Experimental evidence of disorder enhanced electron-phonon scattering in graphene devices


the scattering rate plotted against increasing disorder

It has been shown previously that disorder is very important for electron cooling in graphene through disorder-associated electron-phonon scattering, particularly via the supercollisions process.

Here we study electron-momentum relaxation due to electron-phonon scattering while increasing the degree of disorder.  With in-situ scanning thermal microscopy, we monitor the temperature rise in the constriction region of a bowtie-shaped graphene device while increasing the disorder by means of feedback-controlled voltage ramps at high-current densities.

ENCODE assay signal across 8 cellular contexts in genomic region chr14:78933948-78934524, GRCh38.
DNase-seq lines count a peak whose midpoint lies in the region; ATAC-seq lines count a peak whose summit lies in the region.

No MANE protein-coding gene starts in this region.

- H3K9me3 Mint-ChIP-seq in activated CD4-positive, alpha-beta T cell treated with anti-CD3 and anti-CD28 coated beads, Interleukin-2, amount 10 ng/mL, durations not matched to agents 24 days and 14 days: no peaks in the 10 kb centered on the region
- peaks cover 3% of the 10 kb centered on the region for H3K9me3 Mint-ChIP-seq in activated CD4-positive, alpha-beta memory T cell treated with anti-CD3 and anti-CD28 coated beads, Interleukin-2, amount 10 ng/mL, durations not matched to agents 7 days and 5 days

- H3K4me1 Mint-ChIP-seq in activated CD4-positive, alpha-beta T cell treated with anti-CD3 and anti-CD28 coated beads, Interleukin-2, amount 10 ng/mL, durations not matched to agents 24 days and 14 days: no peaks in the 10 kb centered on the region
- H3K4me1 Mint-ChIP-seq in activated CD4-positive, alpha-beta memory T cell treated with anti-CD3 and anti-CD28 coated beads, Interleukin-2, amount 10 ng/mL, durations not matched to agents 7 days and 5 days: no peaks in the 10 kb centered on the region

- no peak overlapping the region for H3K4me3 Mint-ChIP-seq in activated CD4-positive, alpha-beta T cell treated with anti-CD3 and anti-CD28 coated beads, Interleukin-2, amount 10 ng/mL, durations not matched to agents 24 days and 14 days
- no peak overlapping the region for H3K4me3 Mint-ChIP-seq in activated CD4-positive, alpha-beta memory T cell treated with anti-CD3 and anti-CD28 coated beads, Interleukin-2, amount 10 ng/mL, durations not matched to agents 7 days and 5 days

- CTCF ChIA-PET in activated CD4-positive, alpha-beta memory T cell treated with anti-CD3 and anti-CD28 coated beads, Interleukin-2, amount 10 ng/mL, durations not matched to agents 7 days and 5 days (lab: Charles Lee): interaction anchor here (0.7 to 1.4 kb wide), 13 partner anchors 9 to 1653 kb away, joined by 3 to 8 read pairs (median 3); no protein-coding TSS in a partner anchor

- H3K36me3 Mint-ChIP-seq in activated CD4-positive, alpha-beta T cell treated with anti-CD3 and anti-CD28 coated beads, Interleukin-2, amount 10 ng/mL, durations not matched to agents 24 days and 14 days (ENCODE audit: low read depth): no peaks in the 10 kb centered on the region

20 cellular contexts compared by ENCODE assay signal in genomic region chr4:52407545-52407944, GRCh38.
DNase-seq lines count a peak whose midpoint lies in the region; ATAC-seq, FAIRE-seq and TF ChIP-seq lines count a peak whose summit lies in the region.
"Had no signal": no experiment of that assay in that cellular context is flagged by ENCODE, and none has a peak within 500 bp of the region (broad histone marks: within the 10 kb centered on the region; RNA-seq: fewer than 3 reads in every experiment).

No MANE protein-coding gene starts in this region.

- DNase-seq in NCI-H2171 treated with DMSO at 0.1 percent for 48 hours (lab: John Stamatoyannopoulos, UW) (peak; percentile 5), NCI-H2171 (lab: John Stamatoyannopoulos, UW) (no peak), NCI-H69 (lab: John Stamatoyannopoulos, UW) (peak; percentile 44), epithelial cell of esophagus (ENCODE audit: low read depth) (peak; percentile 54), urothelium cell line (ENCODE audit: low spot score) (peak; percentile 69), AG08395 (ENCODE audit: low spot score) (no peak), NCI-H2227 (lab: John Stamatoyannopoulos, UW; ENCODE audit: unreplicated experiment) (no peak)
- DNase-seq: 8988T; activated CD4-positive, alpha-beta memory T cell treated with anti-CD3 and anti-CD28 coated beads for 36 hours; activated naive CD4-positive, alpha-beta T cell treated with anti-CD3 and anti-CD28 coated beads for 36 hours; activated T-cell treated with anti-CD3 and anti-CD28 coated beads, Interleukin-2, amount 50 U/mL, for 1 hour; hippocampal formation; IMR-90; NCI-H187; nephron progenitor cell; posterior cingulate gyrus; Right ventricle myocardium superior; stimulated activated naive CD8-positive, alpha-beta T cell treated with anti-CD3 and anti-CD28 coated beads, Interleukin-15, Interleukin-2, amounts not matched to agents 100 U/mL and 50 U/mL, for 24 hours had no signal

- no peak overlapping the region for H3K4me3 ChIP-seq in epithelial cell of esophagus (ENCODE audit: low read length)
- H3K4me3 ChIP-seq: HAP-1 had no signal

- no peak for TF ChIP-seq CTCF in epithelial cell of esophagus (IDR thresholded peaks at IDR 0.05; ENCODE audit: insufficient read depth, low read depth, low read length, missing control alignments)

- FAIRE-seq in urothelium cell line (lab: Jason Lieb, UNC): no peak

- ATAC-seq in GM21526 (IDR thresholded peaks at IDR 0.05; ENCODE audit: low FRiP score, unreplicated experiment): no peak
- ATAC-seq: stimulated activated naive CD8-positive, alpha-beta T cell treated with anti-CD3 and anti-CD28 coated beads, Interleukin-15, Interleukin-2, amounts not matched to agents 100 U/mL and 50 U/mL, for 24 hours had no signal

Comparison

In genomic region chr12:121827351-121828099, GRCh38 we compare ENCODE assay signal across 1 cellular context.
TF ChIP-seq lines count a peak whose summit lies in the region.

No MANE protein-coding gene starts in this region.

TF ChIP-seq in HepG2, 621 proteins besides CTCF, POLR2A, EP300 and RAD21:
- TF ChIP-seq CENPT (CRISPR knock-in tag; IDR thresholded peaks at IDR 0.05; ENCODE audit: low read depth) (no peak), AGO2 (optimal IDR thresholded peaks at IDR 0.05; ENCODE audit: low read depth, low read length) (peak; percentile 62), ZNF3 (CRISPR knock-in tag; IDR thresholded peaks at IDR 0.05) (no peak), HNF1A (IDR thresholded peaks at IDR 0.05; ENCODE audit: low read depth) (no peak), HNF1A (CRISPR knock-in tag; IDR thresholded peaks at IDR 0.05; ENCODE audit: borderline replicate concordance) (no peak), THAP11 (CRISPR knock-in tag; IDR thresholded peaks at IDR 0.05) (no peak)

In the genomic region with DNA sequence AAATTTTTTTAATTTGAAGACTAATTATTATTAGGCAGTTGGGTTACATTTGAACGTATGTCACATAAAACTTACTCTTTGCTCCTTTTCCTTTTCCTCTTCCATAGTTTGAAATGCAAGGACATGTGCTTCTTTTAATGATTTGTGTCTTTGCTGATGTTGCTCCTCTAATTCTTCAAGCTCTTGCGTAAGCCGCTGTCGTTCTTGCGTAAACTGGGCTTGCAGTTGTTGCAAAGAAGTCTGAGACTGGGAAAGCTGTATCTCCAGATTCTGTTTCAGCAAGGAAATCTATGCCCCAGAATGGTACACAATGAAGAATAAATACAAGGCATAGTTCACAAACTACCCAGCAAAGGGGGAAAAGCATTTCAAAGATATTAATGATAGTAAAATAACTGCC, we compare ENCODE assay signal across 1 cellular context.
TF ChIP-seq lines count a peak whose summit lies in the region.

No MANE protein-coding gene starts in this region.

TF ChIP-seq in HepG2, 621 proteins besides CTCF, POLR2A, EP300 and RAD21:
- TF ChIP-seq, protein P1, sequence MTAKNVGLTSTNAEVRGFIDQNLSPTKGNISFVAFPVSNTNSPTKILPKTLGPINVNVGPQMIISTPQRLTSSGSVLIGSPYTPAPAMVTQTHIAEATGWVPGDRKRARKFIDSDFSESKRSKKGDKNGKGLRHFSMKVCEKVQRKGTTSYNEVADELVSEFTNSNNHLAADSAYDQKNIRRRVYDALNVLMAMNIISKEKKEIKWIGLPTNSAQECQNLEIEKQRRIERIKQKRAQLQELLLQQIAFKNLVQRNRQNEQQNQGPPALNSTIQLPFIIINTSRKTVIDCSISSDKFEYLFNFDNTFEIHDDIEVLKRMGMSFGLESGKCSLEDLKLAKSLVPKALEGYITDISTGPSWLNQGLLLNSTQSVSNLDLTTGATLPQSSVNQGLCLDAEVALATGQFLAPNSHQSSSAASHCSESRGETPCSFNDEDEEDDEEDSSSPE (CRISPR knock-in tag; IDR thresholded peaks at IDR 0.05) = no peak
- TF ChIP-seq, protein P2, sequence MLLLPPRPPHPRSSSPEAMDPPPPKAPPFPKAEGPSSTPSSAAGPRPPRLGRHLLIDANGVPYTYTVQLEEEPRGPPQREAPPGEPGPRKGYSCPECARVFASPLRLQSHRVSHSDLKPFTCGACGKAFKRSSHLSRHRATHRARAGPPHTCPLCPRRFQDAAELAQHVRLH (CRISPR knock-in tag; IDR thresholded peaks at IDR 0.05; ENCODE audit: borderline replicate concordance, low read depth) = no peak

Analysis of the combined thermal and electrical measurements at low bias regime shows that the relative change of the momentum scattering rate vs temperature, as measured at room temperature, increases with strong local disorder.

By excluding other candidate mechanisms for this phenomenon, including a change of the charge density and activation of optical phonons, we conclude that the increase we observed in the temperature-dependent component of the scattering rate is likely due to new acoustic phonon scattering channels that open up as disorder increases.

Read the full paper, as published in ​​​​​​Carbon.